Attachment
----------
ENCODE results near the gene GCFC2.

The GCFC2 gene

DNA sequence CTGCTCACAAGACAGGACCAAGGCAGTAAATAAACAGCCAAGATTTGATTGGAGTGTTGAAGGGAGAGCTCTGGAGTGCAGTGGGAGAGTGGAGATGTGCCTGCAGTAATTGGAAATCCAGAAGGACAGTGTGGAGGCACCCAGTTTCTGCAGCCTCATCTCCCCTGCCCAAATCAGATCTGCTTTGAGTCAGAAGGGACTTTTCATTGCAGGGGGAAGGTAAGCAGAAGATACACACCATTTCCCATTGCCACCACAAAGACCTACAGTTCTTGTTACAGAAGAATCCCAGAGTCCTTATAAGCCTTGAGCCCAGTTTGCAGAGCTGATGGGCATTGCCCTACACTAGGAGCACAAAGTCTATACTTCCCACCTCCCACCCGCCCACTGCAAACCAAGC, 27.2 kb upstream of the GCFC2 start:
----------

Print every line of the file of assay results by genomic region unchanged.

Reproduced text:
ENCODE results near the gene GCFC2.

The GCFC2 gene

DNA sequence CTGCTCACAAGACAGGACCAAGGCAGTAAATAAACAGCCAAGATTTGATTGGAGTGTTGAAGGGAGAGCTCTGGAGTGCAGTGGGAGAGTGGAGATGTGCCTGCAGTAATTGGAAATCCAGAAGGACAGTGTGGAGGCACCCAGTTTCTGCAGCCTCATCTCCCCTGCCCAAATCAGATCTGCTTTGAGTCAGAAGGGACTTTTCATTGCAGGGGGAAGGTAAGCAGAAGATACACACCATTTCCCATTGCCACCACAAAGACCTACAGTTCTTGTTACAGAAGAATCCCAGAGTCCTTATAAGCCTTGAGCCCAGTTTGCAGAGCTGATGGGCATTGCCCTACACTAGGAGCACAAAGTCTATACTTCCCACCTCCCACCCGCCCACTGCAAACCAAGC, 27.2 kb upstream of the GCFC2 start: